Film & Book Review: ‘Penguin Bloom’

Jason Forbes

Jason Forbes

Disability Advocate

  • Penguin Bloom (2021 film) – 1h 35min – Rated PG.
  • Bloom, Cameron. & Greive, Bradley Trevor. (2016). Penguin Bloom: the odd little bird who saved a family. Sydney South, NSW: HarperCollins Publishers Australia

In some ways, Penguin  Bloom is a strange title for a movie (and a book!). Watching the movie, I found it had nothing to do with penguins blooming. In fact, the movie had nothing to do with penguins! The title comes from the family whose name is Bloom that had a pet magpie called Penguin – talk about an identity crisis! Hence the title Penguin Bloom. In other ways, the title captures well the disconnection and disorientation that can occur when severe disability strikes a family.

The movie is based on a true story and follows the struggle of Sam (mother) who falls from a balcony while on holiday in Thailand fracturing her T6 vertebrae resulting in partial paralysis. The movie captures well the frustration of Sam as she deals with the loss of mobility and the implications it has for her as a wife, mother and active woman, and the identity crisis that comes with it. Viewers see Sam slowly descend into depression. For this reason, it can be difficult to watch.

The movie also captures well the disconnection between the help that Sam needed, and the help that was on offer. Well-meaning friends and family provided practical supports and distractions from Sam’s condition. However, this only increased the sense of isolation. The support that Sam really needed was to express her own emotions and have her experience validated.

The movie also follows the struggle of Noah (one of three sons) who encouraged Sam up to the balcony where the fateful fall occurred. As a result, Noah struggles with his guilt, and eventually finds healing in being reconciled to his mother and accepting her limitations.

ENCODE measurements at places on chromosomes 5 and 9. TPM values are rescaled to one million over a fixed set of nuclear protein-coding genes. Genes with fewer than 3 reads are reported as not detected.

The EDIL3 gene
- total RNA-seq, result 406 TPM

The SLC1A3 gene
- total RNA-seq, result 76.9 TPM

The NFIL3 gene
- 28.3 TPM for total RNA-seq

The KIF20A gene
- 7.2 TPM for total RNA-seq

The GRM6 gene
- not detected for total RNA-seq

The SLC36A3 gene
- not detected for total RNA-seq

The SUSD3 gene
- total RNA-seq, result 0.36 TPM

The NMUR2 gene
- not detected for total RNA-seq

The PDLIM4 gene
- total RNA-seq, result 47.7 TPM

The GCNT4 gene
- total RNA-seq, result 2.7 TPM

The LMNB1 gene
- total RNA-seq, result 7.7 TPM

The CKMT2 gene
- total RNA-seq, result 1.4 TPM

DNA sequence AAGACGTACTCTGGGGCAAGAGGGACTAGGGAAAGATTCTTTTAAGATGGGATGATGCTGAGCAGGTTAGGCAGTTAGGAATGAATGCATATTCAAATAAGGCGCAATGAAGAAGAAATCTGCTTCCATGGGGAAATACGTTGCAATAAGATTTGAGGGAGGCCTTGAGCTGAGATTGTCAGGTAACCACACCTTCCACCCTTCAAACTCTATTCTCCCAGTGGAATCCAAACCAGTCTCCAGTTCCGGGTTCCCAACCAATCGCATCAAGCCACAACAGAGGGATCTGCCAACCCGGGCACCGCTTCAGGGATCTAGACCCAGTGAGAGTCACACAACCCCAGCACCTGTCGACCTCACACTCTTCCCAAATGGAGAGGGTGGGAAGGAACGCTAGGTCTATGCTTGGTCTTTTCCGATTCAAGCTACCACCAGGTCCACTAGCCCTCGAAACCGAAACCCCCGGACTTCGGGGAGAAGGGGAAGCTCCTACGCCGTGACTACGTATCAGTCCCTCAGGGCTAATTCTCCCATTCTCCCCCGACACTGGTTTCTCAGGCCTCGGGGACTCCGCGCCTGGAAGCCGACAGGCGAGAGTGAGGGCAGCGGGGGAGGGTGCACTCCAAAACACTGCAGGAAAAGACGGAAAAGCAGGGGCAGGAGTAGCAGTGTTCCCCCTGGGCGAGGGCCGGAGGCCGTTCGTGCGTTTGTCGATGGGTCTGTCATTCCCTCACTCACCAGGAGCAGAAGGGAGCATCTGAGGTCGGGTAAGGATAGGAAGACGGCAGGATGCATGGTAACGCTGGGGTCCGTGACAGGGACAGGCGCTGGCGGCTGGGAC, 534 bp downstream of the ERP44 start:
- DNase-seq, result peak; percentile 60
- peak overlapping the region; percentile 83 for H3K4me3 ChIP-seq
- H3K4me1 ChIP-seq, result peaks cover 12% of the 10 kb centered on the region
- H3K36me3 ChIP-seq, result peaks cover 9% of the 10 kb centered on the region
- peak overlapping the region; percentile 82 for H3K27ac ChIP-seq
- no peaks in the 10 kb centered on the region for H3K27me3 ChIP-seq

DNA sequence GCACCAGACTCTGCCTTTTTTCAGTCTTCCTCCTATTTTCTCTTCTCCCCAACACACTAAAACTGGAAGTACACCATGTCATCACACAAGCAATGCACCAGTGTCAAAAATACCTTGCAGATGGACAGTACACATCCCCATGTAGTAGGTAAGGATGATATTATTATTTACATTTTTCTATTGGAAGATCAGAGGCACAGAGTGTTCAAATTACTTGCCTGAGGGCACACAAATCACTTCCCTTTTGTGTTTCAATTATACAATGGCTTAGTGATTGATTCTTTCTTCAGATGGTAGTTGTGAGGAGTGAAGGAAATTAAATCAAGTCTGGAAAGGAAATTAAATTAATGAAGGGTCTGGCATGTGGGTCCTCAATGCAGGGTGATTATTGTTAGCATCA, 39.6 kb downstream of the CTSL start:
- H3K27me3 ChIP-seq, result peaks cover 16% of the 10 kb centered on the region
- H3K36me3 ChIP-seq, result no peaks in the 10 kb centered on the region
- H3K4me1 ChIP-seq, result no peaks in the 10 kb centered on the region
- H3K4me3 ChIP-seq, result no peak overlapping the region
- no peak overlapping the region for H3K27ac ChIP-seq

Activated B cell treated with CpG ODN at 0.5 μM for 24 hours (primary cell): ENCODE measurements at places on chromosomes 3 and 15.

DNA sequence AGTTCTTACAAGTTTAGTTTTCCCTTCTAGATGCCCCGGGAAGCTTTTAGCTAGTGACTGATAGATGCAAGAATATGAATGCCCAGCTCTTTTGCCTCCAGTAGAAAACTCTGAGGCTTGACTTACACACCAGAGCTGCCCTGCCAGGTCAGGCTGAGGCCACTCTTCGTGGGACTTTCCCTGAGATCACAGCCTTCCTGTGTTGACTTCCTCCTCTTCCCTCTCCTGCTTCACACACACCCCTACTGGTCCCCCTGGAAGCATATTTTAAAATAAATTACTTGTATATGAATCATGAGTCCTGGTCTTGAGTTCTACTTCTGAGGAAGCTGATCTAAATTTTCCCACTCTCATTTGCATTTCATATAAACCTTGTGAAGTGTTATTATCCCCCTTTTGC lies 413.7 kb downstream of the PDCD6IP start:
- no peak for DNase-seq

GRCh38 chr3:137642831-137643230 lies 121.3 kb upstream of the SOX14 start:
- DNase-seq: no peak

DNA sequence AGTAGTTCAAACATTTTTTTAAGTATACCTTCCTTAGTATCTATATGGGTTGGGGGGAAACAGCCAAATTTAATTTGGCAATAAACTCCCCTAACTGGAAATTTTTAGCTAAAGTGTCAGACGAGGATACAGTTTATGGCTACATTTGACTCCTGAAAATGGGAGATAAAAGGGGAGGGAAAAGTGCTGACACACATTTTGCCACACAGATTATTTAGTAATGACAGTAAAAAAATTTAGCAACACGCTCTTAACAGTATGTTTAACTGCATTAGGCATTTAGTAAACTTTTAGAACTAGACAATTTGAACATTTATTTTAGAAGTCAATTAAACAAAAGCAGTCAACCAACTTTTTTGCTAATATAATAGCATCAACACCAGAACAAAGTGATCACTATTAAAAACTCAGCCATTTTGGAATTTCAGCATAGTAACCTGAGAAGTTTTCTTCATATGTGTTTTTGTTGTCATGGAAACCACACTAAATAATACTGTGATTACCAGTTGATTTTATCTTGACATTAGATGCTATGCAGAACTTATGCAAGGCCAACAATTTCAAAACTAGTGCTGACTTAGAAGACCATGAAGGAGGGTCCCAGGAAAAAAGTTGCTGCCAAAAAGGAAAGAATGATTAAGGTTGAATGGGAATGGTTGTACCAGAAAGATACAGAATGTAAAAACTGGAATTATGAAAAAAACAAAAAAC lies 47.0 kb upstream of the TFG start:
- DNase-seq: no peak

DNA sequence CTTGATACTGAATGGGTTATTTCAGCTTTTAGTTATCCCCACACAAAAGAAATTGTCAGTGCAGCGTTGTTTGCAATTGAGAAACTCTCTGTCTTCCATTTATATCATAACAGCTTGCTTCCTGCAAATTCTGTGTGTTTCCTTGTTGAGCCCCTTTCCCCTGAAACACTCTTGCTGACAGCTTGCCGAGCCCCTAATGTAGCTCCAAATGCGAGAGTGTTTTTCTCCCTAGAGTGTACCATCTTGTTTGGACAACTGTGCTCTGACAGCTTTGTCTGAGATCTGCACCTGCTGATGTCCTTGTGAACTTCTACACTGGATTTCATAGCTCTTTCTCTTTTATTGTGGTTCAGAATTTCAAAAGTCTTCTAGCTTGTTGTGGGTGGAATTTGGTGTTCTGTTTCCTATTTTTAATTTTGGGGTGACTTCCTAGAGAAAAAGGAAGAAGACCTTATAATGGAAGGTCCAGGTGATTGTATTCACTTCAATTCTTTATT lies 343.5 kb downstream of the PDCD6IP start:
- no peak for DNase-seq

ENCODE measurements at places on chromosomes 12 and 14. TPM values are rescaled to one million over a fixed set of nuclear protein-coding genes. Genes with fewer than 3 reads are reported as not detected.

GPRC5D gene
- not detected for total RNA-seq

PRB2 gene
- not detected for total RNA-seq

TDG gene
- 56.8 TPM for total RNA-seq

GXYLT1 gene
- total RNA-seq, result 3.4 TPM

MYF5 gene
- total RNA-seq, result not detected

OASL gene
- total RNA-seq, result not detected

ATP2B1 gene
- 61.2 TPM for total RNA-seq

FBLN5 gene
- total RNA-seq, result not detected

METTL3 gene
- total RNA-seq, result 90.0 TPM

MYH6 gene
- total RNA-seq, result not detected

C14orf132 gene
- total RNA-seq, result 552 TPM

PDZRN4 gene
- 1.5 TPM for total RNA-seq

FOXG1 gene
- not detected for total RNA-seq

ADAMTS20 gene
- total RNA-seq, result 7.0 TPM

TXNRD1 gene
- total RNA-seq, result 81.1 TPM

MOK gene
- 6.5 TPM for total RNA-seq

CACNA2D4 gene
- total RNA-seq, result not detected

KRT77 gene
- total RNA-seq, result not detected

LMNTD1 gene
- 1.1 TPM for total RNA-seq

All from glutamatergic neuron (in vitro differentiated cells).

The turning point in the movie is when Sam is left with looking after Penguin (the magpie). This is an important point in the movie as this is the first bit of responsibility that Sam has taken on since her accident other than herself. During this time, she discovers the abilities she does have and slowly regains her confidence. Eventually, she renews her active self by taking up kayaking.

The book doesn’t really chronicle the family’s journey, and therefore only provides a basis for the story that the movie tells. Instead, the book portrays who Sam was before her accident, who Penguin is and the impact that this plucky little magpie had on the family, and the impact that paraplegia had on Sam and her family.

It’s a short read (2 hours). However, there’s enough in the book to reveal where the movie took artistic license with the family’s story.

For example, the movie portrays Noah as carrying the burden for his mother’s accident which is not mentioned in the book. The movie also portrays Penguin as finding her freedom and flying away from the family home. In the book, she remains with the family. These differences, however, do not detract from the portrayal of issues that families face when struck by disability.

I highly recommend this movie and the book that it’s based on. It’s a raw look at acquired disability and the impact it can have on a family. For those in pastoral care, it provides an opportunity to think through what a helpful response would be to some of the issues raised. Especially as those who know the gospel, and to think through what it means for someone with an acquired disability to be reconciled to God, other people, and their place in the world.

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